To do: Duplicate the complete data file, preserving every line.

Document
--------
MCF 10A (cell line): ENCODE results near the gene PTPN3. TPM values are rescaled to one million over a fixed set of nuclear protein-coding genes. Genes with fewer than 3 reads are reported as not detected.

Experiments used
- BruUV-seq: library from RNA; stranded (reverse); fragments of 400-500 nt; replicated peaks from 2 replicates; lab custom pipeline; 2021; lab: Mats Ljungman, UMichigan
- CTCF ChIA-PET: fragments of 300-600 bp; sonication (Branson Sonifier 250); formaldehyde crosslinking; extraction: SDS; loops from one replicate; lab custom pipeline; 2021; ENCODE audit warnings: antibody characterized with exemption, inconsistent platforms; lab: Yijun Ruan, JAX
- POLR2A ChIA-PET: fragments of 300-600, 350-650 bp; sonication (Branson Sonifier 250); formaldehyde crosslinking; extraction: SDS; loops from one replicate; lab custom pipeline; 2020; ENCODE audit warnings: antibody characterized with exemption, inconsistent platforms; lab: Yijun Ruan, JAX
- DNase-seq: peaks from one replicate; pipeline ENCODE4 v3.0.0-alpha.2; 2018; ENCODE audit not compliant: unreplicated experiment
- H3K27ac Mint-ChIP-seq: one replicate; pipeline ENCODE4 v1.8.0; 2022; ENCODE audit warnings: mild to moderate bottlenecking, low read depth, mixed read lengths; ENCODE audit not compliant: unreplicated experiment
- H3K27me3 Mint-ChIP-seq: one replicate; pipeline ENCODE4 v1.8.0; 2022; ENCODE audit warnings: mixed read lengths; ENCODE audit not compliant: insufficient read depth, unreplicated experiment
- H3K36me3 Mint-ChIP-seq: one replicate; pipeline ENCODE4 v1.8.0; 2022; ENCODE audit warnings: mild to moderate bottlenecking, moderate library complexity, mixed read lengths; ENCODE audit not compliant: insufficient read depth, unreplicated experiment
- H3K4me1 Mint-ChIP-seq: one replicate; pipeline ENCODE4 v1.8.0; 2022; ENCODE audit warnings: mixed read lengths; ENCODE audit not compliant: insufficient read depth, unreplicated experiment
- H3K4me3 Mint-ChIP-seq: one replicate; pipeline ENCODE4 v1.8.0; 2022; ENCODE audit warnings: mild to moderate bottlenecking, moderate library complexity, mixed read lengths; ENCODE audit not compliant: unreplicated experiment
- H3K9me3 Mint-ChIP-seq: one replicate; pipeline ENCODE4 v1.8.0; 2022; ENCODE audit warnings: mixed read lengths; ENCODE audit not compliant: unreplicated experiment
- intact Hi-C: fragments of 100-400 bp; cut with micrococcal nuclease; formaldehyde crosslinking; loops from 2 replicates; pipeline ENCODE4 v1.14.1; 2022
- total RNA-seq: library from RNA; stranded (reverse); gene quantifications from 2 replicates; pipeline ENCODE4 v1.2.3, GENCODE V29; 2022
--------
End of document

MCF 10A (cell line): ENCODE results near the gene PTPN3. TPM values are rescaled to one million over a fixed set of nuclear protein-coding genes. Genes with fewer than 3 reads are reported as not detected.

Experiments used
- BruUV-seq: library from RNA; stranded (reverse); fragments of 400-500 nt; replicated peaks from 2 replicates; lab custom pipeline; 2021; lab: Mats Ljungman, UMichigan
- CTCF ChIA-PET: fragments of 300-600 bp; sonication (Branson Sonifier 250); formaldehyde crosslinking; extraction: SDS; loops from one replicate; lab custom pipeline; 2021; ENCODE audit warnings: antibody characterized with exemption, inconsistent platforms; lab: Yijun Ruan, JAX
- POLR2A ChIA-PET: fragments of 300-600, 350-650 bp; sonication (Branson Sonifier 250); formaldehyde crosslinking; extraction: SDS; loops from one replicate; lab custom pipeline; 2020; ENCODE audit warnings: antibody characterized with exemption, inconsistent platforms; lab: Yijun Ruan, JAX
- DNase-seq: peaks from one replicate; pipeline ENCODE4 v3.0.0-alpha.2; 2018; ENCODE audit not compliant: unreplicated experiment
- H3K27ac Mint-ChIP-seq: one replicate; pipeline ENCODE4 v1.8.0; 2022; ENCODE audit warnings: mild to moderate bottlenecking, low read depth, mixed read lengths; ENCODE audit not compliant: unreplicated experiment
- H3K27me3 Mint-ChIP-seq: one replicate; pipeline ENCODE4 v1.8.0; 2022; ENCODE audit warnings: mixed read lengths; ENCODE audit not compliant: insufficient read depth, unreplicated experiment
- H3K36me3 Mint-ChIP-seq: one replicate; pipeline ENCODE4 v1.8.0; 2022; ENCODE audit warnings: mild to moderate bottlenecking, moderate library complexity, mixed read lengths; ENCODE audit not compliant: insufficient read depth, unreplicated experiment
- H3K4me1 Mint-ChIP-seq: one replicate; pipeline ENCODE4 v1.8.0; 2022; ENCODE audit warnings: mixed read lengths; ENCODE audit not compliant: insufficient read depth, unreplicated experiment
- H3K4me3 Mint-ChIP-seq: one replicate; pipeline ENCODE4 v1.8.0; 2022; ENCODE audit warnings: mild to moderate bottlenecking, moderate library complexity, mixed read lengths; ENCODE audit not compliant: unreplicated experiment
- H3K9me3 Mint-ChIP-seq: one replicate; pipeline ENCODE4 v1.8.0; 2022; ENCODE audit warnings: mixed read lengths; ENCODE audit not compliant: unreplicated experiment
- intact Hi-C: fragments of 100-400 bp; cut with micrococcal nuclease; formaldehyde crosslinking; loops from 2 replicates; pipeline ENCODE4 v1.14.1; 2022
- total RNA-seq: library from RNA; stranded (reverse); gene quantifications from 2 replicates; pipeline ENCODE4 v1.2.3, GENCODE V29; 2022